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April 21, 2015

Whatever Happened To The Rover?

Here's a good question: Whatever happened to the rover?

For those who don't know, there actually used to be another player on the ice. Each team had six skaters plus a goalie - two defensemen, a center, a left winger, a right winger and something called a rover.

This is basically 19th century hockey, long gone by the time the NHL formed in 1917. The National Hockey Association, the forerunner to the NHL, last used the position in the 1910-11 season. The western pro league PCHA did continue with the rover throughout that decade.

Essentially the rover kind of played the role of today's center, or perhaps of today's roaming defensemen. Bobby Orr would have been the ultimate modern day rover.

Way back then the defensemen, unlike Orr, didn't participate too much in the offensive side of the rink. In fact they would often just sit back on their own side of the ice and wait for the puck and attackers to return. Similarly the forwards, especially the wingers didn't do much back checking in those days, either.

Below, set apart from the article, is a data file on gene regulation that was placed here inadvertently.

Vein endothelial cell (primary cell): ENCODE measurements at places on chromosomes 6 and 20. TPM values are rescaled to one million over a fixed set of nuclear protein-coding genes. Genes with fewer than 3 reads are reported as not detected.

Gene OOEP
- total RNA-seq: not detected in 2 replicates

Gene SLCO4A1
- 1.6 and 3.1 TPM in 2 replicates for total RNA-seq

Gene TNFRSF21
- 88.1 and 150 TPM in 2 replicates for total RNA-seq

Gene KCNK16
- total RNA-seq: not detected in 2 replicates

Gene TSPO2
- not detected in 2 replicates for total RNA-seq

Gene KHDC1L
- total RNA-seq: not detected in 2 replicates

The rover, however, was all over the ice. The rover, who was usually the team's best skater, jumped up on offense and hustled back to help out the defensemen. He was probably one of the most spectacular players on the ice to watch.

Who were the best rovers of all time? The Hockey Hall of Fame lists 19 of it's honoured members as rovers (though all played multiple positions). Names that may still be familiar with today's die-hard hockey fans would include Newsy Lalonde, Lester Patrick, Hobey Baker and Cyclone Taylor.

So whatever happened to the position of the rover?

It seems the overseers of the game back then felt they needed to open up the game. The ice was too crowded, and by removing a couple of bodies allowed for more space. Remember, the game was very professionalized as the 1910s arrived. It was good business to encourage a faster game that was more entertaining for the paying customers.

1 comment:

Dan said...

it sounds like it was too much like soccer

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